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SN Applied Sciences

, 2:59 | Cite as

Relatedness in gaming: the effect in-game touch has on player connection

  • Victoria K. LewEmail author
  • Joshua Smith
  • Nicholas Reuss
  • Xiyu Zhang
  • Jacob Gulliuzo
  • Christina M. Frederick
Research Article
Part of the following topical collections:
  1. Engineering: Advances in Technology and Systems

Abstract

With the number of individuals becoming gamers on the rise, it has become ever so important to understand the underlying motivations and social interactions that occur within this video game medium. Research has revealed that player motivation and relatedness within a game setting can be affected by the interpersonal relationships that develop from in game social interactions. This specific study was interested in how interpersonal touch and relatedness gestures, more specifically positive or negative touch conditions within a gameplay experience, can impact both player motivations, as well as inter-player impressions. Additionally, observational data measuring the quality of interaction between the participant in the study and a research confederate, with whom they were playing an online game was collected. A positive relationship was found between player relatedness and positive touch between avatars.

Keywords

Relatedness Motivation Interpersonal relationships Impressions Touch 

1 Introduction to gaming and previous gaming research

While video games have been around for over 50 years, it was not until the late 70’s and early 80’s that they truly entered and became an integral part of society [3]. Researchers at that time, believed that video game players were isolated individuals who removed themselves from society and were interacting with no one while playing the game [6]. Today, that picture of gamers has drastically changed and reflects an environment infused with authentic social motivations and exchanges that can be studied. Currently, there are approximately 2.2 billion people playing video games, whether that is alone, with a friend, or online in massive multiplayer video games [6, 13]. Alongside the massive increase in video game players, and due to the change in how video game players are viewed, there has been an increase in interest in studying the effects of gaming on players. Previous research has examined the possible effects of gaming on one’s: behavior, perception, attention, cognitive functioning, relationships, motivation, and relatedness [3, 8, 15, 21].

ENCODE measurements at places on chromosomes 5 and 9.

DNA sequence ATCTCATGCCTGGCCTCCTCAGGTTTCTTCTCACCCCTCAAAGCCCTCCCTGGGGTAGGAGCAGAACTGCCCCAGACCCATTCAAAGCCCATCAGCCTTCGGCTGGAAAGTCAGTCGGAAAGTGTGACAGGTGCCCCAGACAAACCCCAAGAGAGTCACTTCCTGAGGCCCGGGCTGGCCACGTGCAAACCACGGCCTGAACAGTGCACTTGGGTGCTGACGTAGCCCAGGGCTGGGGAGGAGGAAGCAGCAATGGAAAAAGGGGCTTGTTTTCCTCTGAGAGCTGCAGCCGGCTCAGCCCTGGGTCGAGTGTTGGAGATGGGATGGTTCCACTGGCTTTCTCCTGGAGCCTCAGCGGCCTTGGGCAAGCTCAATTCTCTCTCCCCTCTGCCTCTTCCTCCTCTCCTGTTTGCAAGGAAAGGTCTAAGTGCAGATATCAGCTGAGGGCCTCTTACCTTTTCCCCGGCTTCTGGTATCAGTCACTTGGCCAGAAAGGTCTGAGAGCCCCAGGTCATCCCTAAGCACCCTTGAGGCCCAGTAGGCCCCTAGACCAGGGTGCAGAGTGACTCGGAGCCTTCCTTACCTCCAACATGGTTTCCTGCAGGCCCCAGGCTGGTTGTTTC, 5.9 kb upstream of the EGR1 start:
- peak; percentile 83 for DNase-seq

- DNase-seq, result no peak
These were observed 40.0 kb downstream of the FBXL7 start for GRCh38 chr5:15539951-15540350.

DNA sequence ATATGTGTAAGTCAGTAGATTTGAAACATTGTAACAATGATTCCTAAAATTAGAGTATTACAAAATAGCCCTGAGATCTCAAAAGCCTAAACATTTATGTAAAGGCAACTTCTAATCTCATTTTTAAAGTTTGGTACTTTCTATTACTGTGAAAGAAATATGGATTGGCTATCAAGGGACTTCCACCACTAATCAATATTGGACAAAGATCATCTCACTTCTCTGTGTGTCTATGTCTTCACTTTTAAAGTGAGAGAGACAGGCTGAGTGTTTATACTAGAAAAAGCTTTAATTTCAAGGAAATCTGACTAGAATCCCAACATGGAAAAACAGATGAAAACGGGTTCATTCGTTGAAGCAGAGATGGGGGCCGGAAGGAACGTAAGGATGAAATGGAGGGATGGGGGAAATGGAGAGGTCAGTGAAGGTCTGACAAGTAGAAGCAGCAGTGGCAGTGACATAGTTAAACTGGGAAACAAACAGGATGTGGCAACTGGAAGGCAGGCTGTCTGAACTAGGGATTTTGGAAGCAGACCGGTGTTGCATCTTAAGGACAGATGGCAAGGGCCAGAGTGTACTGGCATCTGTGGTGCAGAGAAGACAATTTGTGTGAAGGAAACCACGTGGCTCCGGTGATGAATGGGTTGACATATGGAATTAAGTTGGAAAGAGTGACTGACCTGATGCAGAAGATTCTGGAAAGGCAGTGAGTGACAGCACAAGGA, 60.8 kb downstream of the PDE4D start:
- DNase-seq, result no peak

Of interest in the present study was an examination of how player relatedness, a key motivational component of self-determination theory [4, 5] may be impacted during gameplay. Self-determination theory (SDT) a widely researched and utilized theory of motivation, explains why individuals seek out and play video games [15]. SDT proposes three primary psychological needs that motivate human behavior: autonomy (free choice), competence (mastery) and relatedness (social connection). Video games provide the context in which players can experience and develop competency, autonomy, and relatedness, either playing online or face to face. Relatedness, particularly, has been identified as a basis for intrinsic motivation in video games [14, 19].

1.1 Understanding relatedness

Humans are evolutionarily wired and have an intrinsic interest to socialize and gain satisfaction when they establish meaningful relationships with others, regardless of the environment [5, 7]. This need to connect with others positively is known as relatedness [17]. In everyday interactions, the ways in which we develop and show relatedness are countless. The words of support, friendship and love we speak genuinely support relatedness. Likewise, behaviors can also reflect relatedness. A handshake or a hug upon greeting a person establishes a connection between people. Supportive behaviors, (i.e. shared congratulatory actions such as a high five and actions between significant others like holding hands or kissing) have been shown to reinforce feelings of relatedness [11]. Similarly, gestures which are a form of non-verbal communication include any intentional or unintentional body movement made during the course of a conversation or interaction with another individual. Common gestures include but are not limited to waving, raising a fist, and pointing with laughter.